A molecular absorption line survey toward the AGN of Hydra-A. (arXiv:2005.10252v1 [astro-ph.GA])

A molecular absorption line survey toward the AGN of Hydra-A. (arXiv:2005.10252v1 [astro-ph.GA])
<a href="http://arxiv.org/find/astro-ph/1/au:+Rose_T/0/1/0/all/0/1">Tom Rose</a> (1), <a href="http://arxiv.org/find/astro-ph/1/au:+Edge_A/0/1/0/all/0/1">A. C. Edge</a> (1), <a href="http://arxiv.org/find/astro-ph/1/au:+Combes_F/0/1/0/all/0/1">F. Combes</a>, <a href="http://arxiv.org/find/astro-ph/1/au:+Hamer_S/0/1/0/all/0/1">S. Hamer</a>, <a href="http://arxiv.org/find/astro-ph/1/au:+McNamara_B/0/1/0/all/0/1">B. R. McNamara</a>, <a href="http://arxiv.org/find/astro-ph/1/au:+Russell_H/0/1/0/all/0/1">H. Russell</a>, <a href="http://arxiv.org/find/astro-ph/1/au:+Gaspari_M/0/1/0/all/0/1">M. Gaspari</a>, <a href="http://arxiv.org/find/astro-ph/1/au:+Salome_P/0/1/0/all/0/1">P. Salom&#xe9;</a>, <a href="http://arxiv.org/find/astro-ph/1/au:+Sarazin_C/0/1/0/all/0/1">C. Sarazin</a>, <a href="http://arxiv.org/find/astro-ph/1/au:+Tremblay_G/0/1/0/all/0/1">G. R. Tremblay</a>, <a href="http://arxiv.org/find/astro-ph/1/au:+Baum_S/0/1/0/all/0/1">S. A. Baum</a>, <a href="http://arxiv.org/find/astro-ph/1/au:+Bremer_M/0/1/0/all/0/1">M. N. Bremer</a>, <a href="http://arxiv.org/find/astro-ph/1/au:+Donahue_M/0/1/0/all/0/1">M. Donahue</a>, <a href="http://arxiv.org/find/astro-ph/1/au:+Fabian_A/0/1/0/all/0/1">A. C. Fabian</a>, <a href="http://arxiv.org/find/astro-ph/1/au:+Ferland_G/0/1/0/all/0/1">G. Ferland</a>, <a href="http://arxiv.org/find/astro-ph/1/au:+Nesvadba_N/0/1/0/all/0/1">N. Nesvadba</a>, <a href="http://arxiv.org/find/astro-ph/1/au:+ODea_C/0/1/0/all/0/1">C. O&#x27;Dea</a>, <a href="http://arxiv.org/find/astro-ph/1/au:+Oonk_J/0/1/0/all/0/1">J. B. R. Oonk</a>, <a href="http://arxiv.org/find/astro-ph/1/au:+Peck_A/0/1/0/all/0/1">A. B. Peck</a> ((1) Centre for Extragalactic Astronomy, Durham University)

We present Atacama Large Millimeter/submillimeter Array observations of the
brightest cluster galaxy Hydra-A, a nearby ($z=0.054$) giant elliptical galaxy
with powerful and extended radio jets. The observations reveal CO(1-0),
CO(2-1), $^{13}$CO(2-1), CN(2-1), SiO(5-4), HCO$^{+}$(1-0), HCO$^{+}$(2-1),
HCN(1-0), HCN(2-1), HNC(1-0) and H$_{2}$CO(3-2) absorption lines against the
galaxy’s bright and compact active galactic nucleus. These absorption features
are due to at least 12 individual molecular clouds which lie close to the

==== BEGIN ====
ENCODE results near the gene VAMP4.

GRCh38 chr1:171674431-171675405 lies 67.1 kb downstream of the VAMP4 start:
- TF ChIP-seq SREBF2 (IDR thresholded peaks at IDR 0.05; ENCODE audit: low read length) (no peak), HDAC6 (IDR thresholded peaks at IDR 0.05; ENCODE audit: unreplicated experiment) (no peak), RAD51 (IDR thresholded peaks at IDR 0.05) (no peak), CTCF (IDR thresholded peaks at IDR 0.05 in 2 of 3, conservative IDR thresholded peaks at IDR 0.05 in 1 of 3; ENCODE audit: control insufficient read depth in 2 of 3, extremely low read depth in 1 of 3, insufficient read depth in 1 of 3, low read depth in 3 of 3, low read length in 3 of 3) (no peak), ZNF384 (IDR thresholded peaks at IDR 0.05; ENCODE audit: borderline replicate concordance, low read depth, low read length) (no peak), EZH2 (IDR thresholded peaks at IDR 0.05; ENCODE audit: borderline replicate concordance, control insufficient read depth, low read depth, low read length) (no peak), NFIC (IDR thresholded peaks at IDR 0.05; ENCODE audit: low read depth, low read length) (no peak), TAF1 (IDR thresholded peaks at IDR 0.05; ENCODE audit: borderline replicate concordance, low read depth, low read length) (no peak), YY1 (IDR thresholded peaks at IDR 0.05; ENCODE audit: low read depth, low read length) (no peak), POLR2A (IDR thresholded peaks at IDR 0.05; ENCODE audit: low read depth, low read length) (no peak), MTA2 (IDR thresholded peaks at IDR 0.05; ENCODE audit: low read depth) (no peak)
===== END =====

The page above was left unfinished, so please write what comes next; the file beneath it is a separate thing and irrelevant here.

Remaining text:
centre of the galaxy and have velocities of approximately $-50$ to $+10$ km/s
relative to its recession velocity, where negative values correspond to inward
motion. The absorption profiles are evidence of a clumpy interstellar medium
within brightest cluster galaxies composed of clouds with similar column
densities, velocity dispersions and excitation temperatures to those found at
radii of several kpc in the Milky Way. We also show potential variation in a
$sim 10$ km/s wide section of the absorption profile over a two year
timescale, most likely caused by relativistic motions in the hot spots of the
continuum source which change the background illumination of the absorbing
clouds.

We present Atacama Large Millimeter/submillimeter Array observations of the
brightest cluster galaxy Hydra-A, a nearby ($z=0.054$) giant elliptical galaxy
with powerful and extended radio jets. The observations reveal CO(1-0),
CO(2-1), $^{13}$CO(2-1), CN(2-1), SiO(5-4), HCO$^{+}$(1-0), HCO$^{+}$(2-1),
HCN(1-0), HCN(2-1), HNC(1-0) and H$_{2}$CO(3-2) absorption lines against the
galaxy’s bright and compact active galactic nucleus. These absorption features
are due to at least 12 individual molecular clouds which lie close to the
centre of the galaxy and have velocities of approximately $-50$ to $+10$ km/s
relative to its recession velocity, where negative values correspond to inward
motion. The absorption profiles are evidence of a clumpy interstellar medium
within brightest cluster galaxies composed of clouds with similar column
densities, velocity dispersions and excitation temperatures to those found at
radii of several kpc in the Milky Way. We also show potential variation in a
$sim 10$ km/s wide section of the absorption profile over a two year
timescale, most likely caused by relativistic motions in the hot spots of the
continuum source which change the background illumination of the absorbing
clouds.

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